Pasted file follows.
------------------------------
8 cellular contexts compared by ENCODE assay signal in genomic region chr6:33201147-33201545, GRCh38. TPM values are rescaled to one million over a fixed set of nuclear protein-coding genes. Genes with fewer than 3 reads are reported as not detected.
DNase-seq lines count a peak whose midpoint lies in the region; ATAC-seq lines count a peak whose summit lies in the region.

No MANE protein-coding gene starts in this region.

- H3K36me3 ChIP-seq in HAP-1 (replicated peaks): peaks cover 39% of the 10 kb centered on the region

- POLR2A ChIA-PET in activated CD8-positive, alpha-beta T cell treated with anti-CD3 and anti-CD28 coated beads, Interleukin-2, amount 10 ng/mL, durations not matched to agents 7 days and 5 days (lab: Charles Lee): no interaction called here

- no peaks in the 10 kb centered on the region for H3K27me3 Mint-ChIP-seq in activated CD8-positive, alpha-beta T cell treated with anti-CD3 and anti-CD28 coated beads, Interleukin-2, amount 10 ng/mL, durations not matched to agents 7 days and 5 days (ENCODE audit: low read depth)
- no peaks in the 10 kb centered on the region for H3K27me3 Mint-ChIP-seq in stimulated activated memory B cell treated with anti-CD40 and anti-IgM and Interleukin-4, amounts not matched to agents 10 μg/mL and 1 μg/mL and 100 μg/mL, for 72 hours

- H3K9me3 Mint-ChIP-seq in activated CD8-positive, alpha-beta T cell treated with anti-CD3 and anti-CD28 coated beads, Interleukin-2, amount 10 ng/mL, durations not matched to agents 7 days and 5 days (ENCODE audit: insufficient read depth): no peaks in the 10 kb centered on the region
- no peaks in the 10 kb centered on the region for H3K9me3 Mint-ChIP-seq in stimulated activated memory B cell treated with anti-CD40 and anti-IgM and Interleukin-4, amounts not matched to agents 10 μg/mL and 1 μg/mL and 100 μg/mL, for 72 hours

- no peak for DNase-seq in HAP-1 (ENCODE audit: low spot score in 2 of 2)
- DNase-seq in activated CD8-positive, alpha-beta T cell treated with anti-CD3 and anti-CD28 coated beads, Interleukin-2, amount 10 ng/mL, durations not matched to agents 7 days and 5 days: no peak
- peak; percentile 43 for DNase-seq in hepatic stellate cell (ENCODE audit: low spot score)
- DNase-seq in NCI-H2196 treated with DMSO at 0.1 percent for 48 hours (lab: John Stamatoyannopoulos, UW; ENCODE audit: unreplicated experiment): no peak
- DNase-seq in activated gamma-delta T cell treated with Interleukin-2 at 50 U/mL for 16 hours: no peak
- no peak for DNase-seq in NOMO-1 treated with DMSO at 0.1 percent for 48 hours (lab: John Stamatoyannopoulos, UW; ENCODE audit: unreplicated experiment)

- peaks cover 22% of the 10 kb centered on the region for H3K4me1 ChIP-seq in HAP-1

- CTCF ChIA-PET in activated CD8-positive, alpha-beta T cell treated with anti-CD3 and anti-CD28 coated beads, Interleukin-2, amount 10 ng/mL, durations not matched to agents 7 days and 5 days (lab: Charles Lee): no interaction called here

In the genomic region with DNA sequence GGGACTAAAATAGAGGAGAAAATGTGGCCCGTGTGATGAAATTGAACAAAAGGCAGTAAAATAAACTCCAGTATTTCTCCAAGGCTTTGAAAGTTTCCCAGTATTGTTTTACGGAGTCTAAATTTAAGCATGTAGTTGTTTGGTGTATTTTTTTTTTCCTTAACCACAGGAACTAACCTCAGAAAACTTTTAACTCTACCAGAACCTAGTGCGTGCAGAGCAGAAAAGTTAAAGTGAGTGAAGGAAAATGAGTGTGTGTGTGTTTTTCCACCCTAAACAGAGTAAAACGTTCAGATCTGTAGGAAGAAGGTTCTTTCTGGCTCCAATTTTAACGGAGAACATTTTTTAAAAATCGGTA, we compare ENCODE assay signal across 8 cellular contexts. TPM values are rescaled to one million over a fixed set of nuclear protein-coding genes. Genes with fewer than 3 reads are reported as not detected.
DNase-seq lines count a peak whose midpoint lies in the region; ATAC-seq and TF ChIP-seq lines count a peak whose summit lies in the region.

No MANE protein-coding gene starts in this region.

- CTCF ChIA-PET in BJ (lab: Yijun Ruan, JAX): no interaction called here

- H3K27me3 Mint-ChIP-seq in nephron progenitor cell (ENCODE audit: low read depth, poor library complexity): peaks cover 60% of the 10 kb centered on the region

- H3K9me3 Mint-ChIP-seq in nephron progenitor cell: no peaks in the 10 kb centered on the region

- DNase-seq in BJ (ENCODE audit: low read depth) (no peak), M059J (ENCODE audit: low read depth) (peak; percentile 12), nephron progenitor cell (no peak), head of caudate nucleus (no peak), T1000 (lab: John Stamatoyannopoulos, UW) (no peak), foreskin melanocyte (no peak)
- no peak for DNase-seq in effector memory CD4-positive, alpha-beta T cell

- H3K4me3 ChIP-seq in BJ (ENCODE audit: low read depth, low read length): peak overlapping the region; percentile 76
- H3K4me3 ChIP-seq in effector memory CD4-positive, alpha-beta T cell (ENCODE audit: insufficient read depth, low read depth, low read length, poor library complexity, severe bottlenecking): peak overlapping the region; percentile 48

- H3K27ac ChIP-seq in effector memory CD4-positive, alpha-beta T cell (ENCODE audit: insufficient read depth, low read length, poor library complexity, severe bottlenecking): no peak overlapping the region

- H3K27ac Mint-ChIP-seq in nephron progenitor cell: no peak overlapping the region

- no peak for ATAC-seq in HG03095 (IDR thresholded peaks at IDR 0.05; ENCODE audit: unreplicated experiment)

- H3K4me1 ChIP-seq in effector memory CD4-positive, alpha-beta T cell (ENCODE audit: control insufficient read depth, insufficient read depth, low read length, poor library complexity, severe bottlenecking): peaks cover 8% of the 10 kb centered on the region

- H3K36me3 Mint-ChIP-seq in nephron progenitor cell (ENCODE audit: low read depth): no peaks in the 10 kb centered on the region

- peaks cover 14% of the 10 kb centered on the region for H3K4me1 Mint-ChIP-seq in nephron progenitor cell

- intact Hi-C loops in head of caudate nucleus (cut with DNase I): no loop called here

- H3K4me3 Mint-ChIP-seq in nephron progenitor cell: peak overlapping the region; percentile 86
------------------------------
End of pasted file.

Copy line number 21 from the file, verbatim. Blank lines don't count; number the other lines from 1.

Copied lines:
- CTCF ChIA-PET in BJ (lab: Yijun Ruan, JAX): no interaction called here